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Friday, June 07, 2019

Dinner and a Movie, Maybe

From the Food Vault Dept.: Somehow I managed to experience a dinner-and-a-movie venue in Saratoga Springs without actually seeing the movie, and I was very kind about the food weendured. But this was in 1997, when the world was young. The place endured for at least a decade, but it succumbed to Saratoga’s upscale pretentions, and is now an Embassy Suites. Which was the only photo I could find of the complex.


“SPORTS BAR? I HATE SPORTS BARS,” I muttered as we pushed our way into the place. Too much football regalia. Too many TV screens. Too much – but then I spotted the baseball stuff. Baseball stuff is good. And I’m too much of an Anglophile to resist a dartboard, even if I don’t take a crack at it myself.

What's there now.
My wife and I were in the Broadway Joe’s half of Joe O’Hara’s sports and movie complex, in the former Grand Union at Congress Plaza, a half-block down East Congress Street from Broadway, across from Congress Park.

Our intention: to check out the dine-while-you-watch movie theater. Our problem: we weren’t really crazy about seeing any of the listed movies.

The politest way to get from the sports bar to the theater is to go outside: there are separate entrances. (You could squeeze by the ticket counter, but I hate dislodging service staff trying to get their work done.) “Here for Star Trek?” asked an usher/waiter.

“We wanted to see how it all works, first,” I said. He gave us a tour. The renovation is startlingly effective – you’d swear the two theaters had been showing movies for years. A good-sized screen is down front, while a state-of-the-art sound system rings the walls. Where you’d expect to find rows and aisles, however, are tiers of tables and comfortable chairs. I mean comfortable. A hell of a lot more pleasant than what’s in your standard mall movie box.

“This was a Grand Union?” I said incredulously.

Our guide nodded. “We’re standing in the produce department.” He advised us that seating would start in about fifteen minutes, “and you order from this menu.” A page of sandwiches and such. Turns out to be the same menu used next door, so we hit on a happy compromise: we’d have the dinner, enjoy the ambiance – then head elsewhere for a first-run film we were more anxious to see.

But we’re going back first opportunity we get to enjoy a movie at the Off-Broadway. There’s a $3.50 cover charge for the film, which is buying you not only a movie but a very comfortable setting. Sandwiches are in the $5-$7 range, with dinners in the $11 area. Ordinarily, I’m all for separating the dinner from the movie, what with the opportunity to talk during dinner (and to shut up during the movie. I’ll repeat that: to SHUT UP during the movie). On the other hand, my at-home video-watching routine includes a tray of comestibles (but you’re not allowed to talk in my video room when the movie is running).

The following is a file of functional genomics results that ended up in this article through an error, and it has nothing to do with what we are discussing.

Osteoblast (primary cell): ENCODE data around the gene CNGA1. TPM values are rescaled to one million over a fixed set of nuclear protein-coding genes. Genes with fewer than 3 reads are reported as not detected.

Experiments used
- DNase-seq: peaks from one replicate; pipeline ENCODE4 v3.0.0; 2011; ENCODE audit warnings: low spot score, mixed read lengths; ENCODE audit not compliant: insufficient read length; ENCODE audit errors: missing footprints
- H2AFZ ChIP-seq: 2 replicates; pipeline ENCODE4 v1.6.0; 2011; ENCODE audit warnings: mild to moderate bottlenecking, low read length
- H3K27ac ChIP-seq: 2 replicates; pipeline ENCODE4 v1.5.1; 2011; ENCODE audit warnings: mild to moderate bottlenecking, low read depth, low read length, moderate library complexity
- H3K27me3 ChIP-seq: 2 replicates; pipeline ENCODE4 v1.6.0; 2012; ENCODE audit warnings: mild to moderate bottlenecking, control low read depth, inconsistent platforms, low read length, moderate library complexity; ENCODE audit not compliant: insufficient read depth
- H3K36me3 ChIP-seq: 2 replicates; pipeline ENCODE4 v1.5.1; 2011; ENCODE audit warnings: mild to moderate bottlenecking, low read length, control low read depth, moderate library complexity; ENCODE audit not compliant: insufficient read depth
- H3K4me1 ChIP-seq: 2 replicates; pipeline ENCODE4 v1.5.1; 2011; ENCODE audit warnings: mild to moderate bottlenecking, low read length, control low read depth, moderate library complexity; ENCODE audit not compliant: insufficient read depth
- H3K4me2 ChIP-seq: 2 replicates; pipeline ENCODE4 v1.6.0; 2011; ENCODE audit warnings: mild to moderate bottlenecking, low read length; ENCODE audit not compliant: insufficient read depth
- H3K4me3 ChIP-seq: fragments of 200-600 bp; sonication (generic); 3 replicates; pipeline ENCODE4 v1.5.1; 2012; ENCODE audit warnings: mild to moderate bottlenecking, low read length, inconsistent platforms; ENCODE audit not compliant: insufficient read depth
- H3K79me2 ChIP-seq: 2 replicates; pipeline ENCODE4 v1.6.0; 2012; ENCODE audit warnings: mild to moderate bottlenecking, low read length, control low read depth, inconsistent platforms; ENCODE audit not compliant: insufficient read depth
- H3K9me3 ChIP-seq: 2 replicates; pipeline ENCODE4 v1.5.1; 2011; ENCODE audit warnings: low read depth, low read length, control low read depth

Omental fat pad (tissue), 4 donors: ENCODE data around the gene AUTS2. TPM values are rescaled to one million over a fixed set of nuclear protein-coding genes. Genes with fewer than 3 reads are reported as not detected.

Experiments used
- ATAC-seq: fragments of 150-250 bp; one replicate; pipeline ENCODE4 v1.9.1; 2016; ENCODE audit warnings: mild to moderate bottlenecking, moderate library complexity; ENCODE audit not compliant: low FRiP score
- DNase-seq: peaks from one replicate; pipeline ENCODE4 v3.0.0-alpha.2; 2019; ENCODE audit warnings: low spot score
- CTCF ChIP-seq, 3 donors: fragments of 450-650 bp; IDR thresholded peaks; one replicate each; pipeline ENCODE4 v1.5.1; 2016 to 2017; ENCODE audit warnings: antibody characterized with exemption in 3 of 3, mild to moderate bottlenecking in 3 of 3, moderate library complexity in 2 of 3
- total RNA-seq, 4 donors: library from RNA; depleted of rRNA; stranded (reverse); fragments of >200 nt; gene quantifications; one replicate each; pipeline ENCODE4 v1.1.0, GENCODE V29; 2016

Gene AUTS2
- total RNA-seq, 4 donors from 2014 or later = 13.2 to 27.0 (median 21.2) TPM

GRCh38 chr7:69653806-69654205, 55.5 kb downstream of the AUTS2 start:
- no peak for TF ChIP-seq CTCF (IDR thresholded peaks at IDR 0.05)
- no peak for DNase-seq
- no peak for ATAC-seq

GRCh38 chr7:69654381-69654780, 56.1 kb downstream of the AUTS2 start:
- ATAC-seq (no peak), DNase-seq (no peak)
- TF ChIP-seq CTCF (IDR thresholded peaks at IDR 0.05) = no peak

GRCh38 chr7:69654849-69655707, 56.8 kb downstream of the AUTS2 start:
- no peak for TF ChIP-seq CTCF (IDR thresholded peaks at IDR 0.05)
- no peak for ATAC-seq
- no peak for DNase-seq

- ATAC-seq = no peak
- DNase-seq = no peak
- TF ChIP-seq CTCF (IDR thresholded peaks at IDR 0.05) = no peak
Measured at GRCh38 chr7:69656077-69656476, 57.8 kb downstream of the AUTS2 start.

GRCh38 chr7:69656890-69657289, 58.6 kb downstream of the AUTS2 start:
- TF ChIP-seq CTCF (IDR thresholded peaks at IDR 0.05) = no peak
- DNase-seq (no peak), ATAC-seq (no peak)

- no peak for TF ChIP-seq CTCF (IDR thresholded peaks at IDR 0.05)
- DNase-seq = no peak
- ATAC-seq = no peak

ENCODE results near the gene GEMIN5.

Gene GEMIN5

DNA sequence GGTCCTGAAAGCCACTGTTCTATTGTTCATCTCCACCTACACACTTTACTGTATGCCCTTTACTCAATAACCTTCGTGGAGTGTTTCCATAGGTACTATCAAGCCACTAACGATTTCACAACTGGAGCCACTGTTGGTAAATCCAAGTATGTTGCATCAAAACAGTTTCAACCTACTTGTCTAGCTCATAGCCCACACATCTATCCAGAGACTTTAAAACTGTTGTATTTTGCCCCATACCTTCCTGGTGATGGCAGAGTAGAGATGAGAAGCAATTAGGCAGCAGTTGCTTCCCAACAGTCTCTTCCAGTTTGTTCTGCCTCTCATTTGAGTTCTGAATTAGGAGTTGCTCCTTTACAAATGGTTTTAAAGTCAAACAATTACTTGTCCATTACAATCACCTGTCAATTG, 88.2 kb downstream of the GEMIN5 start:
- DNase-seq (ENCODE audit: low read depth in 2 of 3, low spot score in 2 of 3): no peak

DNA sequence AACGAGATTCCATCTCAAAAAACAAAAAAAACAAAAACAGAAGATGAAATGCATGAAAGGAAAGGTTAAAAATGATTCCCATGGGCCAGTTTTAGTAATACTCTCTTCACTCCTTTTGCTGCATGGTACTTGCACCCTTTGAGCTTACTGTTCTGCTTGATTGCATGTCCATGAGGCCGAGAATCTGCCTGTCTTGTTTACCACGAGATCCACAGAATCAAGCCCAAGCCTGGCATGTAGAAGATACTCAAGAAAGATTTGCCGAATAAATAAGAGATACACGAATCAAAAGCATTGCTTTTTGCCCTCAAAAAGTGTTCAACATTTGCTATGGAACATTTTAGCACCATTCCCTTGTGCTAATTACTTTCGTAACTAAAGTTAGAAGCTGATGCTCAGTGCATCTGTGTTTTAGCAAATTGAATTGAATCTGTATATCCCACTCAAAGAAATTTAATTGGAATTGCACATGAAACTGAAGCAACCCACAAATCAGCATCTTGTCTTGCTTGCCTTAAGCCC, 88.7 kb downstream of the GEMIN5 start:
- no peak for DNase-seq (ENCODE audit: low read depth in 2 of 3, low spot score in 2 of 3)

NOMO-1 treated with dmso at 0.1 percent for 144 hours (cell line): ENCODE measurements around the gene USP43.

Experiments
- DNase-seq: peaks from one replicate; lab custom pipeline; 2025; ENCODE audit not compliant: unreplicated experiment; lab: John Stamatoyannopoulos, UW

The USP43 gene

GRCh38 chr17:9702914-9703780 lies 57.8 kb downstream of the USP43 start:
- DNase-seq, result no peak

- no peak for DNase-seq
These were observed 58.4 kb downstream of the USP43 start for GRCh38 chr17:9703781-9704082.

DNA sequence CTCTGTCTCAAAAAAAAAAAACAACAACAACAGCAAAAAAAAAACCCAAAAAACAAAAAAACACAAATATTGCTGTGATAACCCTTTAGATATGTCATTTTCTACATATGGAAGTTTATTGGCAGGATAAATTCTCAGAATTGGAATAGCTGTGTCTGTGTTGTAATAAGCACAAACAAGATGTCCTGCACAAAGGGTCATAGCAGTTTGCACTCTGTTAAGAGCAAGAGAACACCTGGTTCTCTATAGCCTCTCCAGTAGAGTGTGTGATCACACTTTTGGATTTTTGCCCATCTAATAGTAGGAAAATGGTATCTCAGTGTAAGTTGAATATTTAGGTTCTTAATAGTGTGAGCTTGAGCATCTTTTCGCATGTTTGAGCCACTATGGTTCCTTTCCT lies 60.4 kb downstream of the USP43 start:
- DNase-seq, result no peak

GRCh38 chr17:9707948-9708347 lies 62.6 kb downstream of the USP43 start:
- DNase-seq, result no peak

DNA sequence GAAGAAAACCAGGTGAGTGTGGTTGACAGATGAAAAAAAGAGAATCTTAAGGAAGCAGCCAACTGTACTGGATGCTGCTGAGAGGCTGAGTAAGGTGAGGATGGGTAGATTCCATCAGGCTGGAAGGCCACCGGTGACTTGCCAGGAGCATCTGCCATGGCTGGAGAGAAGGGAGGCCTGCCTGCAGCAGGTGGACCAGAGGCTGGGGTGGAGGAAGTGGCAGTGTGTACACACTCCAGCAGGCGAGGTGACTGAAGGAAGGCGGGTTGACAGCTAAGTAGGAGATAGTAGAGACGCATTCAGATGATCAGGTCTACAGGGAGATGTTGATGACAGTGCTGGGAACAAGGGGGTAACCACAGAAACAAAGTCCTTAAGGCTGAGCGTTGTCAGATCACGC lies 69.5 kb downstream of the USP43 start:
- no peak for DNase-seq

The Off-Broadway Theatre & Grille may not be the finest place to take a first date if you plan to do any verbal getting-to-know you stuff, but if you’re pressed for time or comfortable with your companion, what a great destination. You can rent it, too, for a party or private screening.

Here’s the part that won me. As overhyped as I find the Super Bowl, I’m impressed with the parties you’ll find here Sunday. There’s a Mason & Sheehan-hosted event at Broadway Joe’s starting at 2:30 PM. Over in Theater A, you can see the game on the big screen with pre-game host Roger Wyland and a buffet dinner, for $25 per person, from 3-10. And if you’re stuck with a Super Bowl-brainwashed companion, you can dump the dope at that party and head for Theater B, for a $15 buffet-and-movie event that includes “First Wives Club” and “Waiting to Exhale.” Silly? Sure. Sexist? No worse than football itself. Good marketing? You bet.

So Susan and I headed next door again, this time making our way past a couple dozen of the 30 television screens to the Clubhouse, a slightly more formal dining area in the back where the adjoining bar is fashioned like a baseball dugout.

Here’s where we hit the one disappointment of the evening: the food. Even with a casual menu, we were expecting that some of the money that went into the renovation would have made it back to the kitchen. We ordered simply: Caesar salad to split at the start, a couple of sandwiches.

The salad was fine, if assembly-line. The sandwiches--Philly cheese steak for Susan, a meatball sub offered as a special for me--arrived on fat torpedo rolls and were dry as the dickens. “I’ll have that ketchup after all,” said Susan after signaling a server. We hardly plumbed the depths of the menu, but even pub food deserves a little more care.

An enlightened beer selection lets you stay far away from the bad Bud clones. I had a pint of North Country Brewery maple amber ale, which was light-bodied but tasty, while Susan daintily sipped tea.

Dinner for two, with tax and tip and the aforementioned beer, was $30. Metroland restaurant reviews are based on one unannounced visit; your experience may differ.

Off-Broadway Theatre & Grille; Broadway Joe’s, Congress Plaza, Saratoga Springs, 587-xxxx. Watch second-run movies in more comfort than your home, with table-service dinner. Or try the adjoining sports bar for a friendly dinner and good beer. Movie listings: 587-xxxx. Serving Mon-Wed 4-midnight or so, Thu-Sun 11-midnight or so at Broadway Joe’s; seating and service in the theater begins a half hour before showtimes.

Metroland Magazine, 23 January 1997

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